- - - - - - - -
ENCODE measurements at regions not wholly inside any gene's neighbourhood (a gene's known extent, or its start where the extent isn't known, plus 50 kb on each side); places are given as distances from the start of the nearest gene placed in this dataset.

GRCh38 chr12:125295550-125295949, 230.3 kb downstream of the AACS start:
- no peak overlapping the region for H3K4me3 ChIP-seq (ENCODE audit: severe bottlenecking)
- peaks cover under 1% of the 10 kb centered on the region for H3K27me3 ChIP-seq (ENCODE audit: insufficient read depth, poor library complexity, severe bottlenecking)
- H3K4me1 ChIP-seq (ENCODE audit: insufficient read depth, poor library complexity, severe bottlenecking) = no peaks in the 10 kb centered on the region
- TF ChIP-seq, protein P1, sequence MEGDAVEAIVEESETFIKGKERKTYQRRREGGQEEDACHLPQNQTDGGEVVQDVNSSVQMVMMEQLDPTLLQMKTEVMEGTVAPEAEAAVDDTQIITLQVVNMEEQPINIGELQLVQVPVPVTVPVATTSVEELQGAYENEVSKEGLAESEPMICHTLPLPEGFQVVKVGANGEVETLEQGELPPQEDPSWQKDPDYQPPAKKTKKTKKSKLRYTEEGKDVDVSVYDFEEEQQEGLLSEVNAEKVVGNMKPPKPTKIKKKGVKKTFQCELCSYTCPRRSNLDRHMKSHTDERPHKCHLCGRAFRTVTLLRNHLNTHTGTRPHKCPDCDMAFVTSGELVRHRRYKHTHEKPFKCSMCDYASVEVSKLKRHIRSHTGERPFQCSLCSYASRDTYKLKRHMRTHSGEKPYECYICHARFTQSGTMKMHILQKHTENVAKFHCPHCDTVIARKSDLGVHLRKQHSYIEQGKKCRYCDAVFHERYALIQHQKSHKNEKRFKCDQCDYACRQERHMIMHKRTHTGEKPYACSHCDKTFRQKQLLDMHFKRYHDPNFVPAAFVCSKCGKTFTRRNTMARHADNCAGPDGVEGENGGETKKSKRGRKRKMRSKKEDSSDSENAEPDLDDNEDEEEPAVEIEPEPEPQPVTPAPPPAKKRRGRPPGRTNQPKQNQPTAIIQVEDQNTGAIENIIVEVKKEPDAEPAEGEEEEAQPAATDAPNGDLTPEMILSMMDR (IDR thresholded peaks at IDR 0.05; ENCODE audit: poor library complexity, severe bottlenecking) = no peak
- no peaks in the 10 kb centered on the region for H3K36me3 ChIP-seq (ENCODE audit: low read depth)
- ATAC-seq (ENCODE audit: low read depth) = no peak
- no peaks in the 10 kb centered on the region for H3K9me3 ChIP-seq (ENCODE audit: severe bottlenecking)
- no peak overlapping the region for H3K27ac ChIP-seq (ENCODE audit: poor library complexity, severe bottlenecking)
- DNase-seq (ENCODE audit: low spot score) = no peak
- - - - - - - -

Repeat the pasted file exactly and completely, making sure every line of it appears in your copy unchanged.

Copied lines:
ENCODE measurements at regions not wholly inside any gene's neighbourhood (a gene's known extent, or its start where the extent isn't known, plus 50 kb on each side); places are given as distances from the start of the nearest gene placed in this dataset.

GRCh38 chr12:125295550-125295949, 230.3 kb downstream of the AACS start:
- no peak overlapping the region for H3K4me3 ChIP-seq (ENCODE audit: severe bottlenecking)
- peaks cover under 1% of the 10 kb centered on the region for H3K27me3 ChIP-seq (ENCODE audit: insufficient read depth, poor library complexity, severe bottlenecking)
- H3K4me1 ChIP-seq (ENCODE audit: insufficient read depth, poor library complexity, severe bottlenecking) = no peaks in the 10 kb centered on the region
- TF ChIP-seq, protein P1, sequence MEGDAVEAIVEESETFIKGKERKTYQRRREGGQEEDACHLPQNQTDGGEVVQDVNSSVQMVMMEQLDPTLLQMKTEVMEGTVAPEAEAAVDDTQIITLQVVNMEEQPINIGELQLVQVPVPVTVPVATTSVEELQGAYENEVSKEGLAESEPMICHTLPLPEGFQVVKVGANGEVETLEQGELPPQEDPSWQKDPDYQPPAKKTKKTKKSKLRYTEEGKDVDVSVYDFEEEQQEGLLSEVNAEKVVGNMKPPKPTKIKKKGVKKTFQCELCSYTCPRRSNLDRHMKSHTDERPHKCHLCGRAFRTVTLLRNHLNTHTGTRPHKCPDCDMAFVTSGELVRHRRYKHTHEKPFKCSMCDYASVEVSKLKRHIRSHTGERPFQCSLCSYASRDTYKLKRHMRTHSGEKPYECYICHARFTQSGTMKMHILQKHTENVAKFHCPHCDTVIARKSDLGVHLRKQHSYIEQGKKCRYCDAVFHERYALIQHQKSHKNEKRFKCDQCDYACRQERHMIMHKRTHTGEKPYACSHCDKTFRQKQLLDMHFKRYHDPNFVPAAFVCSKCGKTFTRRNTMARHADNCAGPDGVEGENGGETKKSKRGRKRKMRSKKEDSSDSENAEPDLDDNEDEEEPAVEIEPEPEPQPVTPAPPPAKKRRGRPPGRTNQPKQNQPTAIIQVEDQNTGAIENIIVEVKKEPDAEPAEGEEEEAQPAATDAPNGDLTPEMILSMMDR (IDR thresholded peaks at IDR 0.05; ENCODE audit: poor library complexity, severe bottlenecking) = no peak
- no peaks in the 10 kb centered on the region for H3K36me3 ChIP-seq (ENCODE audit: low read depth)
- ATAC-seq (ENCODE audit: low read depth) = no peak
- no peaks in the 10 kb centered on the region for H3K9me3 ChIP-seq (ENCODE audit: severe bottlenecking)
- no peak overlapping the region for H3K27ac ChIP-seq (ENCODE audit: poor library complexity, severe bottlenecking)
- DNase-seq (ENCODE audit: low spot score) = no peak